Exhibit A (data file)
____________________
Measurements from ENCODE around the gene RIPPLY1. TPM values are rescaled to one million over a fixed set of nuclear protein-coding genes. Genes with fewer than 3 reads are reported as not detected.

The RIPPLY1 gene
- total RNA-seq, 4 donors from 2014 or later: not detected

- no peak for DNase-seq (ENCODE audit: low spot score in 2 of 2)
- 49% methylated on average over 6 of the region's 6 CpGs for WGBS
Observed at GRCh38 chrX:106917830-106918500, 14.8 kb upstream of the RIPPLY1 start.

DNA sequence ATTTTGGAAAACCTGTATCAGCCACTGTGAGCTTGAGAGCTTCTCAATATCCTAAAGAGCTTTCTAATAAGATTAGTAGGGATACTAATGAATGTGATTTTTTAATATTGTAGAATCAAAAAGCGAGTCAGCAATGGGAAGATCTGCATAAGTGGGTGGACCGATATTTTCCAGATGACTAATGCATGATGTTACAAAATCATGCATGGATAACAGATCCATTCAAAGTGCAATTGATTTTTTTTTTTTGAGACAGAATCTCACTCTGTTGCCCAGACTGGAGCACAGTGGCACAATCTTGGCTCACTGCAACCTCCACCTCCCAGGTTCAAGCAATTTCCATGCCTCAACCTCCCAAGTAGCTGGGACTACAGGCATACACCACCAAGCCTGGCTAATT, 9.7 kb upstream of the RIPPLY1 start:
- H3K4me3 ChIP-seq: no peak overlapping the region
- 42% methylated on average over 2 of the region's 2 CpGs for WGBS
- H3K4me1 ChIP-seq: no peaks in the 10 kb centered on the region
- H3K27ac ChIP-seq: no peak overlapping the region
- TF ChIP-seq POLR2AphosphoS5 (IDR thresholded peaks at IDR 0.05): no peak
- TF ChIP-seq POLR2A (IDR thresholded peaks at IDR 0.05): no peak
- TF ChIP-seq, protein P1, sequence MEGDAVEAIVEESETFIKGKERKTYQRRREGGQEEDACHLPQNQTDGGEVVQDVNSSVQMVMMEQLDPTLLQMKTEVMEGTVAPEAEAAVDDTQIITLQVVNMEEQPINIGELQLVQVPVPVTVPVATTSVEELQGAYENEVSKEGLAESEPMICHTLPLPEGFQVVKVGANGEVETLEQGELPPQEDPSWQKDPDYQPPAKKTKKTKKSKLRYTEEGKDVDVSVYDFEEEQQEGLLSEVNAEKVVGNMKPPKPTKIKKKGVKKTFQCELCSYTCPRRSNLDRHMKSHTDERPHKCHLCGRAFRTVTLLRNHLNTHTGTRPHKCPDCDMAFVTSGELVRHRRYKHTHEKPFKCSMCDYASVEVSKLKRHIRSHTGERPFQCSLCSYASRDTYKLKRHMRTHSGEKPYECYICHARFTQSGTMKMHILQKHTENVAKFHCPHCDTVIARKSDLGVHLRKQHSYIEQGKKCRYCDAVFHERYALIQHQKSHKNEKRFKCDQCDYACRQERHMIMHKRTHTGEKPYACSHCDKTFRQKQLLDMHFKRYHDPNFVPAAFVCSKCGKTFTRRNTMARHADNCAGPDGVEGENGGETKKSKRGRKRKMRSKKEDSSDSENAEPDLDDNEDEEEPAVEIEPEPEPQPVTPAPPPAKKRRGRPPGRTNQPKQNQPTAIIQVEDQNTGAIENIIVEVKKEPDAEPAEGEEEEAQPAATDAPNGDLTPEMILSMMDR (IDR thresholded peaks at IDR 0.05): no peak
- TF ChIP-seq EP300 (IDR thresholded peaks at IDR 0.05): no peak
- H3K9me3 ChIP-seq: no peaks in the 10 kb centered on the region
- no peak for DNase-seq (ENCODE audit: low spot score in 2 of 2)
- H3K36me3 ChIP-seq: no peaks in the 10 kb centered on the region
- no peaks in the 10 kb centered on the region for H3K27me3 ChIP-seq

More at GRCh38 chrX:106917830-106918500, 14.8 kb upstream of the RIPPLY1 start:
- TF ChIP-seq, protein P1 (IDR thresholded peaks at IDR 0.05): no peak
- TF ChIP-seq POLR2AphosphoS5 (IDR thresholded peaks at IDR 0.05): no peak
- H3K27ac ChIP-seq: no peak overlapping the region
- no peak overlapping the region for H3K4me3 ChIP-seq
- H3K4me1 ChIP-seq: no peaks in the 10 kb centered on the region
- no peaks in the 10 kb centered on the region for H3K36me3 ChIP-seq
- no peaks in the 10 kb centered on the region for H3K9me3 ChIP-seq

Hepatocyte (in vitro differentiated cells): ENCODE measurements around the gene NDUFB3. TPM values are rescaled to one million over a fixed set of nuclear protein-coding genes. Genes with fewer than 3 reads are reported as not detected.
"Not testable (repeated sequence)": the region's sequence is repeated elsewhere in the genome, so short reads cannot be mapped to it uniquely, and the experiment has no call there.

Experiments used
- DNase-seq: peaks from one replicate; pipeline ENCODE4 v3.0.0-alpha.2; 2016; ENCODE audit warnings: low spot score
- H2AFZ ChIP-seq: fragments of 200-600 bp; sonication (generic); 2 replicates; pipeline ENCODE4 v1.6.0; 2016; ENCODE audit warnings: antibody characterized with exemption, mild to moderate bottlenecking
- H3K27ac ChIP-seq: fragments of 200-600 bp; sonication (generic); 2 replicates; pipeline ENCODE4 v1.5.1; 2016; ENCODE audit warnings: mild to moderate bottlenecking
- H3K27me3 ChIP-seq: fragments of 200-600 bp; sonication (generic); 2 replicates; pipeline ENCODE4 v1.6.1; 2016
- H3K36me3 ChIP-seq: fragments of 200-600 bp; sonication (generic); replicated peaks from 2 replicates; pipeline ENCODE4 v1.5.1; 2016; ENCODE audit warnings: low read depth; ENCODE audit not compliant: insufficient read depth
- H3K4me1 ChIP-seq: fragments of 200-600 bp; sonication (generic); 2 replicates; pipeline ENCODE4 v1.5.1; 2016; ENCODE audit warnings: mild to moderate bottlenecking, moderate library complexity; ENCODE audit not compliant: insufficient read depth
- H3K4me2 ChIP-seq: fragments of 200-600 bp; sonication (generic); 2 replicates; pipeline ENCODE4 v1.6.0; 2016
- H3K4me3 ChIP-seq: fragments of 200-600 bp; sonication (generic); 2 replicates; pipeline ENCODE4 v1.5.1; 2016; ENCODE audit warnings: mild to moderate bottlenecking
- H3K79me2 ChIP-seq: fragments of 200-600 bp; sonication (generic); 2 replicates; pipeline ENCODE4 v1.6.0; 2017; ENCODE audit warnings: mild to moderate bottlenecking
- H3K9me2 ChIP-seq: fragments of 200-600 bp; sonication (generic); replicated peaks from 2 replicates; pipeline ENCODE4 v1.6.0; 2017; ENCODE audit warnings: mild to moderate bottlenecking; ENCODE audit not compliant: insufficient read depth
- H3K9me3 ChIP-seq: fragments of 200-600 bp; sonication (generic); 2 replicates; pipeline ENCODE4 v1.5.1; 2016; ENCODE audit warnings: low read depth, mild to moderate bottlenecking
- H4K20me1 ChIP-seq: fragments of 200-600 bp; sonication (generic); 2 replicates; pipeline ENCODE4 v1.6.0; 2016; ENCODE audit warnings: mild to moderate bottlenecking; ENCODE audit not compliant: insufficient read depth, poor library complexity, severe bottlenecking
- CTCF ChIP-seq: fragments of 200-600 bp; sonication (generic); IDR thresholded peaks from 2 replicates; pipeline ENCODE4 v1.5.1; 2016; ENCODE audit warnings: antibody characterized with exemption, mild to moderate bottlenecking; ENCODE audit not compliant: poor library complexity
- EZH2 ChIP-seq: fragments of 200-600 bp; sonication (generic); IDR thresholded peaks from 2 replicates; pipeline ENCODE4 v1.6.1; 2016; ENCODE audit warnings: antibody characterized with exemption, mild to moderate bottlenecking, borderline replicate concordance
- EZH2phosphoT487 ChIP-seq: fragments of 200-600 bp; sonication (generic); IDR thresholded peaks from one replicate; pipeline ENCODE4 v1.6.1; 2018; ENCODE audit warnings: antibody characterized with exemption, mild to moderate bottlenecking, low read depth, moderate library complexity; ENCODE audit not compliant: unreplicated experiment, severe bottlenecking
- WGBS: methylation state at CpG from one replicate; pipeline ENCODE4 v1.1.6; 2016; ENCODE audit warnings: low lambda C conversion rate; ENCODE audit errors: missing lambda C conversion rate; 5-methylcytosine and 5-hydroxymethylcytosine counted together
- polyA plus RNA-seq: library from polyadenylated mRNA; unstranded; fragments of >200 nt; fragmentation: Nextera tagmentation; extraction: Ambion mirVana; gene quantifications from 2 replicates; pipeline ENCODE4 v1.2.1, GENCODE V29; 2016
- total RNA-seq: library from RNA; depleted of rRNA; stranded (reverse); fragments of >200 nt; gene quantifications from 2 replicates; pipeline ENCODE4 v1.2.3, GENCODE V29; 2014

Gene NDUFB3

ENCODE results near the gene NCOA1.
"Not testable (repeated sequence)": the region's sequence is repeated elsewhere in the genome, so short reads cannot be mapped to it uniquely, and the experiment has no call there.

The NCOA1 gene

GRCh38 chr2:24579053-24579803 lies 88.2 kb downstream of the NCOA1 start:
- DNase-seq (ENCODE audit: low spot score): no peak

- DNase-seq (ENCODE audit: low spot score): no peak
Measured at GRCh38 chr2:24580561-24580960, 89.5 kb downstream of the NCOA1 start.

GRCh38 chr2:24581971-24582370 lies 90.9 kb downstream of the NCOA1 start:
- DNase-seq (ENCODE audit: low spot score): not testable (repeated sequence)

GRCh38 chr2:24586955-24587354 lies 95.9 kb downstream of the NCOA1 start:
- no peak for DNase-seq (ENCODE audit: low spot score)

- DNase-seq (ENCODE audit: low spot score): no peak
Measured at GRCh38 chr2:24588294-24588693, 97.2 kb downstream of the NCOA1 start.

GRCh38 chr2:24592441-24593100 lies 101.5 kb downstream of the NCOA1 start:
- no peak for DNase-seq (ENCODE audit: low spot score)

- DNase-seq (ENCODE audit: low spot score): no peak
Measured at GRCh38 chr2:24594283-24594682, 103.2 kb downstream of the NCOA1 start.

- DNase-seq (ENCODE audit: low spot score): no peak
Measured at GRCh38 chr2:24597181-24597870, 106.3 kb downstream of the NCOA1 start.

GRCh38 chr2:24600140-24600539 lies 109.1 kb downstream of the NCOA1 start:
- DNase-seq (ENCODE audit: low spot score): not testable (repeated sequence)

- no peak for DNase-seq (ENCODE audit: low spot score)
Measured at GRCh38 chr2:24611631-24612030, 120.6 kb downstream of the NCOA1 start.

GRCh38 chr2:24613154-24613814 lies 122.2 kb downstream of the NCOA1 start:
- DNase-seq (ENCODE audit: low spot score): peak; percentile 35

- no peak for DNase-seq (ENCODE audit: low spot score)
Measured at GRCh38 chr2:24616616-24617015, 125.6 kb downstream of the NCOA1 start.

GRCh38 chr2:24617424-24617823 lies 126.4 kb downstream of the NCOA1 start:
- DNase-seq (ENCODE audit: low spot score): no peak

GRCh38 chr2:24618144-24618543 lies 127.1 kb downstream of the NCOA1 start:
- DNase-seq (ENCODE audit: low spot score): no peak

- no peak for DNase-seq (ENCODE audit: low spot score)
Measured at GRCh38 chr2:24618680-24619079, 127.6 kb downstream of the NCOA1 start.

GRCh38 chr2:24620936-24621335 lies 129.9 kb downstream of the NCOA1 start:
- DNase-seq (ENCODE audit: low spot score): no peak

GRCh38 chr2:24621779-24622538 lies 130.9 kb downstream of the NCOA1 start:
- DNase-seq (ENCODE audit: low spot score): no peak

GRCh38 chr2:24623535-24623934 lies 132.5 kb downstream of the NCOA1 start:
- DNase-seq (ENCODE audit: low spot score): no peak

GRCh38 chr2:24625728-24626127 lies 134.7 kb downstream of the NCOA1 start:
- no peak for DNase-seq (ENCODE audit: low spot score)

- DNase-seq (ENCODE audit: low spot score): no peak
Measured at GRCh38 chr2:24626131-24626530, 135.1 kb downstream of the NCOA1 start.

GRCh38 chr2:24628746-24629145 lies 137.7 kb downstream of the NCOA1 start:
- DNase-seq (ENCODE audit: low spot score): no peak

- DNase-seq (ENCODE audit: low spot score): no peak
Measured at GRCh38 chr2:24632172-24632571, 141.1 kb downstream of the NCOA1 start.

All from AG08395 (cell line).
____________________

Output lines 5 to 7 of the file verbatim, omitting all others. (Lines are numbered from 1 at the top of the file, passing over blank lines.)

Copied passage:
- 49% methylated on average over 6 of the region's 6 CpGs for WGBS
Observed at GRCh38 chrX:106917830-106918500, 14.8 kb upstream of the RIPPLY1 start.

DNA sequence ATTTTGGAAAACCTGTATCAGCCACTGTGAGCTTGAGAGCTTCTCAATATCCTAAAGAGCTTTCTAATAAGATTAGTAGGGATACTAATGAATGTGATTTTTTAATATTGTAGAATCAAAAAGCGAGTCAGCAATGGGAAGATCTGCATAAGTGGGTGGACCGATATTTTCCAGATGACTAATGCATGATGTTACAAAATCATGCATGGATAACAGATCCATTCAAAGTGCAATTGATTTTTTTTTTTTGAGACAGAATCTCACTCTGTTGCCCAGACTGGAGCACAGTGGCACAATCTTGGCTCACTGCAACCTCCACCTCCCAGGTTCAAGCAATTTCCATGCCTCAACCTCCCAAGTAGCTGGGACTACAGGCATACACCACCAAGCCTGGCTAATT, 9.7 kb upstream of the RIPPLY1 start: